Editor's Report

Sisters Stayed at Their Monastery Through It All


By the time we arrived at the Carmelite Sisters’ Monastery of St. Joseph in Trujillo Alto, our one-day visit to the Archdiocese of San Juan, Puerto Rico, was nearly complete. Even before arriving, we knew that the monastery and its grounds had sustained damage in the storm. The piles of branches, metal and other debris collected by the sides of nearby streets were greater than other places we visited Oct. 30, 40 days after Hurricane Maria struck.

As we passed the front gate and made our way up a short road leading to the monastery, we could see that their property had taken a hit during the Category 5 storm, as the sisters would recount during the visit.

Several sisters and a lone friar met us with a friendly greeting at the monastery door and ushered us into the chapel where they were about to sing the “Salve Regina.” It was an intimate moment, as Cardinal Dolan, Bishop Nicholas DiMarzio, Msgr. Kevin Sullivan, Father Eric Cruz, Father James Cruz, Wanda Vasquez and I joined the sisters, who were standing at their prayer stalls, singing the familiar Latin Marian hymn.

We then walked up a flight of stairs to join the sisters in their community room, where they had prepared a special greeting in song for the prelates and the rest of us New Yorkers. We could see a set of narrow side windows blown out by the storm as well as drains and wires hanging from one of the building’s inner facings.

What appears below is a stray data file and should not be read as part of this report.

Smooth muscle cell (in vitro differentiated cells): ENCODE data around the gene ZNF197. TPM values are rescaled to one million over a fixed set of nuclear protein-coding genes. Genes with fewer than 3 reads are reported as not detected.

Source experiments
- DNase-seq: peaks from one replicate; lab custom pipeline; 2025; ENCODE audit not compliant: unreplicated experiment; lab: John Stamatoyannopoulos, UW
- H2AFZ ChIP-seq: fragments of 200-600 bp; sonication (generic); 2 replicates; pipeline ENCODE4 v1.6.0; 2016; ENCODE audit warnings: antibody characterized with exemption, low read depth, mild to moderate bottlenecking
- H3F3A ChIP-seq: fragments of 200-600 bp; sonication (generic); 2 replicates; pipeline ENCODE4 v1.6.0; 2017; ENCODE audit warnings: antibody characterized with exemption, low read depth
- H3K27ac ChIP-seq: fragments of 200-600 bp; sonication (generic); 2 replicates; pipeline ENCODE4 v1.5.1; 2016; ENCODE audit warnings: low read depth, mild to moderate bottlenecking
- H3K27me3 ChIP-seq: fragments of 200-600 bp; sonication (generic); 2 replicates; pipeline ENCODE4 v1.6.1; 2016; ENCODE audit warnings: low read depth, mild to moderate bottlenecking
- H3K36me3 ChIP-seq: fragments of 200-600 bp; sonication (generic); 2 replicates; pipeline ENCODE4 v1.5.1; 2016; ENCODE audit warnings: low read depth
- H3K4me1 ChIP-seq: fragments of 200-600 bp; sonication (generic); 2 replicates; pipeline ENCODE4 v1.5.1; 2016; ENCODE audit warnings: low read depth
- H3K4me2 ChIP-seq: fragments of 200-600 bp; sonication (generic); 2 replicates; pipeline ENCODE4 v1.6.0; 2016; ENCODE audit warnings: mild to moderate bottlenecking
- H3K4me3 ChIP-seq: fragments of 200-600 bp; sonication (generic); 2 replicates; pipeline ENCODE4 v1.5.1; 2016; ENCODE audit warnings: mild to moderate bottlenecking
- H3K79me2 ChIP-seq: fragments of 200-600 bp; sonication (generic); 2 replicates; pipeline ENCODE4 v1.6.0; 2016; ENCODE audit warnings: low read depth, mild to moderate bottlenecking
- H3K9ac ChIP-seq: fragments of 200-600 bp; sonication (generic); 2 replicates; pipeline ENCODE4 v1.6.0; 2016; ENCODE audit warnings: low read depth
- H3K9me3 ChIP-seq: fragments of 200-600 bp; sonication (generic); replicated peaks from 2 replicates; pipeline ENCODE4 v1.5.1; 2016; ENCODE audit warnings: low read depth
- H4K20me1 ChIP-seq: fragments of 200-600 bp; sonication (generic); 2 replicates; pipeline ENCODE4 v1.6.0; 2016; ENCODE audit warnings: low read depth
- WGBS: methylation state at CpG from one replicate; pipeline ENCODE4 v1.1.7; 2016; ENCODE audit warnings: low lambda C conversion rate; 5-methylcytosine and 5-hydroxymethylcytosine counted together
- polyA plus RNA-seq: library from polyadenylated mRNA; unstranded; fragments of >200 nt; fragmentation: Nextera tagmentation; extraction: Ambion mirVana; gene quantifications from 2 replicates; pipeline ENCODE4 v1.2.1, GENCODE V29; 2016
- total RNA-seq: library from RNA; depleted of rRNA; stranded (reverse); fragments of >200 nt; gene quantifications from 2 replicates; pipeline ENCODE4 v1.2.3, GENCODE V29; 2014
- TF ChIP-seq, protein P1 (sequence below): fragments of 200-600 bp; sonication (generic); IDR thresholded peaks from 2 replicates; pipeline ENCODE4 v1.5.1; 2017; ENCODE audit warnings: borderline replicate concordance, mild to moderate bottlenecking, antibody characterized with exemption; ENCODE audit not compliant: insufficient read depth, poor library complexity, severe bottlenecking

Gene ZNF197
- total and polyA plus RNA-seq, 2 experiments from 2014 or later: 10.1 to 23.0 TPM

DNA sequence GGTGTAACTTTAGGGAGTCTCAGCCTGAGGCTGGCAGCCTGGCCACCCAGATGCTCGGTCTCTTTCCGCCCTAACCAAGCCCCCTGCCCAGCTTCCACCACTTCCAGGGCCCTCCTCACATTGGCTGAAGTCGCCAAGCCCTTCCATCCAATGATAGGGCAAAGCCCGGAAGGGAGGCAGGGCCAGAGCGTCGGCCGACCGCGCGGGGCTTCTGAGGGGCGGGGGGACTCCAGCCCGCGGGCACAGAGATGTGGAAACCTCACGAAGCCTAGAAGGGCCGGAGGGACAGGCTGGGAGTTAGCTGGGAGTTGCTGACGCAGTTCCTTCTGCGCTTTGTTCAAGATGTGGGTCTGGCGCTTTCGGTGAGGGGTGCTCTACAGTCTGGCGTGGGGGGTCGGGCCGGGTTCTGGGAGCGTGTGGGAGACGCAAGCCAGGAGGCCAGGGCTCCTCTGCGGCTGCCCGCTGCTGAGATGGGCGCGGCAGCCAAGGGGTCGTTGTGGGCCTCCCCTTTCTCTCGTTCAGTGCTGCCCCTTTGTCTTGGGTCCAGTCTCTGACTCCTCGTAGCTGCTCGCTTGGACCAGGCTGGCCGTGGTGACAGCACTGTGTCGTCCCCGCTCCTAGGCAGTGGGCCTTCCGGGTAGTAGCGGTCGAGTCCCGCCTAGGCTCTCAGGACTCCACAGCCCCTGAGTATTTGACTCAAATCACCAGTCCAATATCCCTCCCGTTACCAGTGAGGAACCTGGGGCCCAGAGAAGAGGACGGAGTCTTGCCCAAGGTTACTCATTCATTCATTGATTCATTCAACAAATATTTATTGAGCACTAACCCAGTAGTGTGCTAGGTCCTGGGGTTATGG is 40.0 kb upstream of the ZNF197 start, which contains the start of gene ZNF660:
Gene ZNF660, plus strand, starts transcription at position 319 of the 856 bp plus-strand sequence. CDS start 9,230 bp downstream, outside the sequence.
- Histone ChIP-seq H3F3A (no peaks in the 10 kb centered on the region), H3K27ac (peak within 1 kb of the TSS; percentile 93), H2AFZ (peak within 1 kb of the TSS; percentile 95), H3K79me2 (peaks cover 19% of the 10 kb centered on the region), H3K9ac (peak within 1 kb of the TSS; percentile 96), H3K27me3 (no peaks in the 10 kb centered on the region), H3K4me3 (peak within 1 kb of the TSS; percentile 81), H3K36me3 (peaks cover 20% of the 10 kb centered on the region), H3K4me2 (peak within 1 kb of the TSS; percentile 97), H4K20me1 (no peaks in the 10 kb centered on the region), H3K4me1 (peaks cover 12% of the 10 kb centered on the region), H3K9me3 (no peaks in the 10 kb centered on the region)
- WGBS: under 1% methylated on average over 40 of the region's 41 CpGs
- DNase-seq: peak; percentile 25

As the sisters served refreshments, we gathered in small groups to talk with them. The conversations were lively, as the sisters openly shared their experiences with the visitors. Sister Inés Maria Carmona, a former prioress of the monastery, has lived there for 33 years. I asked her what it was like when Hurricane Maria struck the monastery. The details spilled forth from the diminutive Carmelite in a rapid four-minute burst, which I know because I recorded her and posted the audio on CNY’s Facebook page last week.

As Hurricane Maria approached, the sisters were in their cells, or rooms. At about 3 a.m., Sister Inés said she started to feel water in her bed. She turned on a small, battery-powered light and saw that a piece of cement had been dislodged due to the wind and rain. She pressed towels, sheets and pillows against the opening, and spent the next few hours holding the window in place.

At the same time, she also prayed for protection to “God, the Virgin Mary, all the saints and Padre Pio.”

At one point the next afternoon, she attempted to go outside, but her veil and scapular went flying, she said with a laugh, and she had to chase them down and return inside.

When the storm finally subsided, she surveyed the monastery and found two inches of water in the chapel. The sisters’ seats were covered with gritty black sand and leaves. The debris came in through the gap where large windows at the front of the chapel had blown out. Sister Inés said she was surprised and saddened to discover the damage.

“I couldn’t hear when the windows came down. The noise of the storm was so great,” she said. “When I saw the destruction, I was sad, I was crying.”

The final thing she showed me on my way out was where chain-link fencing had been installed to secure the monastery, which the sisters worked very hard to clean and restore after the storm.


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